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Plant Focus

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Dwarf cultivars can be ideal for a small garden. Here are three "mini oaks". 

Sutter's Fort's Sessile Oak

An oak planted to commemorate the foundation of the city of Sacramento turned 80 this year, and the IOS has helped set the record straight on what sort of oak it is. Sutter’s Fort in Sacramento, California, was established in 1839 by John Augustus Sutter, a German-born Swiss pioneer. Sutter earned renown when workmen building a sawmill for him discovered gold, setting in motion the California Gold Rush. Sacramento was subsequently founded in the same area and the Fort has been preserved as part of Sutter’s Fort State Historic Park.

Sessile oak Sutters Fort
The sessile oak in Sutter's Fort State Historic Park (photo courtesy California State Parks)

In 1939, in honor of the Golden Empire Centennial, as the centenary celebration of the founding of Sacramento was styled, the city of Kandern in Baden-Württemberg, Germany, Sutter’s birthplace, presented the Fort with an oak. It was ceremoniously planted and has grown well and become a center-piece of the park. According to Nancy Jenner, Curator of  Sutter’s Fort State Historic Park, “it is the first thing visitors see when they walk in, and many of the park’s programs take place around it, in the shade it provides.”

Planting sessile oak
Planting the oak at Sutter's Fort to mark the centenary of the founding of Sacramento, July 19th 1939 (photo from the Harry Peterson Collection, California State Parks, #080-11-6440B*)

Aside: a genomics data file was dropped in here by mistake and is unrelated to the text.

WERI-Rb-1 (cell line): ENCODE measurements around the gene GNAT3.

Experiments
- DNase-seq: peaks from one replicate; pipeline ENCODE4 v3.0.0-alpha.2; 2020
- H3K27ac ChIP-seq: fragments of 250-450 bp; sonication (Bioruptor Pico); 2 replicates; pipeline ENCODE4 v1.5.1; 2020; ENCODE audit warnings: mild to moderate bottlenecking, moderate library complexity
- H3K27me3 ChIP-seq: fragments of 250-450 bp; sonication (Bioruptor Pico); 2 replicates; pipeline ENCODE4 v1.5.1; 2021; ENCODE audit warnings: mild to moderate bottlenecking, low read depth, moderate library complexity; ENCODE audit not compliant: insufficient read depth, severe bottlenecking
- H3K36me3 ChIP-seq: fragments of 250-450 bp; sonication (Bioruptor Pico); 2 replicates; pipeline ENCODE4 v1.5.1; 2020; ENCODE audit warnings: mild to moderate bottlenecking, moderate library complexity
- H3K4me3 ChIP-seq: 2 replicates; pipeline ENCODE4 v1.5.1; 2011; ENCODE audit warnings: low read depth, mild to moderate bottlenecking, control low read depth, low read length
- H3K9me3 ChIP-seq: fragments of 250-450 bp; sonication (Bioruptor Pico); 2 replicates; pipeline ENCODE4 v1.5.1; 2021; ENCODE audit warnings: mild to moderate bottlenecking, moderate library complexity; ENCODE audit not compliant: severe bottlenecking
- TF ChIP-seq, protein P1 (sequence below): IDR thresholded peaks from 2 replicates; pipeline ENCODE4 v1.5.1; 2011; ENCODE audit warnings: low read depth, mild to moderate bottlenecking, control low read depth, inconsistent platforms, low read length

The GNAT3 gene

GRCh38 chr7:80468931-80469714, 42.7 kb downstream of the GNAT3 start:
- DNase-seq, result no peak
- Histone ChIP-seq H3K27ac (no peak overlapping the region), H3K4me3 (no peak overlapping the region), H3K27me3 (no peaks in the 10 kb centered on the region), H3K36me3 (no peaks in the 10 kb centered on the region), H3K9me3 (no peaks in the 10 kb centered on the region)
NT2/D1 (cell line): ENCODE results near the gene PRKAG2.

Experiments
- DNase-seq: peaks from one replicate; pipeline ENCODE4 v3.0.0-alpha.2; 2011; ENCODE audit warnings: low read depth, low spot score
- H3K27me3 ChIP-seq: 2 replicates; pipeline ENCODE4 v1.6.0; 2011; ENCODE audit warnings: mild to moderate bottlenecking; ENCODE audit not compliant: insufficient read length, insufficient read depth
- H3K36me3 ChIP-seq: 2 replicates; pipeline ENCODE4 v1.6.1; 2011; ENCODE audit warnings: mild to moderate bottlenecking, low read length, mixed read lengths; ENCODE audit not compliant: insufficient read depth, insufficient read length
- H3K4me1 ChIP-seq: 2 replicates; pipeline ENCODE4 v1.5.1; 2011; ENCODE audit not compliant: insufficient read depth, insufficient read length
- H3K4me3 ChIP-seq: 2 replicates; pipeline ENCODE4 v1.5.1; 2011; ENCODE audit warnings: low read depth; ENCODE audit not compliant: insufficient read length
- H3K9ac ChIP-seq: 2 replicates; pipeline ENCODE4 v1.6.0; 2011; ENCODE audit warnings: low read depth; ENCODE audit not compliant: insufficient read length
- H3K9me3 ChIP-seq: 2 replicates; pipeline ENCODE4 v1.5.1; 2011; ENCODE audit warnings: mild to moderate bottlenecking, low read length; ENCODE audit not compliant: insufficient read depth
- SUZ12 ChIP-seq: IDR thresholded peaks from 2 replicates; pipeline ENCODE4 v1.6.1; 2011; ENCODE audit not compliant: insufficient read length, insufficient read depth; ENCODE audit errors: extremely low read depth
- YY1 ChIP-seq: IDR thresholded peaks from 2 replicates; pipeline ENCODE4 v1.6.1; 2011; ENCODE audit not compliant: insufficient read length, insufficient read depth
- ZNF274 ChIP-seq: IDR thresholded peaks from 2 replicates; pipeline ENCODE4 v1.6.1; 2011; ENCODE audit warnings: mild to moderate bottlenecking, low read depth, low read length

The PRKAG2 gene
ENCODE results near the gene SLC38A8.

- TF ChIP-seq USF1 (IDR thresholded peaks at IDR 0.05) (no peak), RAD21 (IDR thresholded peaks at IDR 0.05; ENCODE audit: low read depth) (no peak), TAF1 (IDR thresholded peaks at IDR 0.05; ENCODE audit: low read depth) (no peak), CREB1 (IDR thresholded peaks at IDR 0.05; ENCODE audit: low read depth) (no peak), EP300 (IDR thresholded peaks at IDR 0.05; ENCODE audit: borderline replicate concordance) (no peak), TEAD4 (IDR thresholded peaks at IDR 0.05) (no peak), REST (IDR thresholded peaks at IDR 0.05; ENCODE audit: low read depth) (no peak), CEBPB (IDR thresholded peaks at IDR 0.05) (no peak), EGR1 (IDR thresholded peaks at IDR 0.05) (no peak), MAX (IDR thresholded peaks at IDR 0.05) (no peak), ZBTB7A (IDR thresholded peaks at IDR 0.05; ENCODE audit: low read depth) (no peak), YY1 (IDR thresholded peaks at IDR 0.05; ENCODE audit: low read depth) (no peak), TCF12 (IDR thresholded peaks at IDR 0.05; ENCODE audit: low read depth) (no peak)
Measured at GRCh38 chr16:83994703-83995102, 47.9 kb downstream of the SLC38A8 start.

As the oak’s 80th birthday approached, Nancy became troubled by the question of the oak’s identity. According to the Park’s records, the oak had been presented as a Quercus cerris, but visitors had commented that it did not look like that species, and some quick research revealed that the species was not native to southern Germany.

Then and now

A side-by-side comparison of the oak as a newly planted sapling (left) and as it looks today (photo on left is from the Harry Peterson Collection, California State Parks, #080-11-6678D,* photo on right courtesy California State Parks)

Fortunately she contacted the IOS via our website and we were able to forward her photographs and description to Eike Jablonski, a member of the Taxonomy Committee. Eike pronounced it to be “very clearly a Quercus petraea (sessile oak), with very good features: a yellow petiole, symmetric leaf shape. If it is 80 years old, it shows good growth and that it is happy in its location.” One characteristic was not easily explained: it has not been known to bear acorns. Perhaps it is due to California’s climate, which it would not be accustomed to?

Leaves
A twig of the sessile oak at Sutter's Fort, showing the yellow petioles typical of the species (photo courtesy California State Parks)

In addition to this oak in the Fort yard, the park surrounding Sutter’s Fort was planted heavily with oaks in the period from 1904-1920. According to Nancy, it was originally intended as an arboretum for native California trees, but this plan was not fully adhered to. Nevertheless, it still gives the effect of a planting of native oaks. It is a pity Nancy did not contact us a year ago: Sutter’s Fort is a stone’s throw away from Sacramento Library, where the Gala Dinner for the Davis Conference took place last year. Perhaps we might have convened for cocktails under the shade of this impressive sessile oak . . .


* See California State Parks Online Museum Collections - Conditions of Use http://www.museumcollections.parks.ca.gov/code/emuseum.asp?page=legal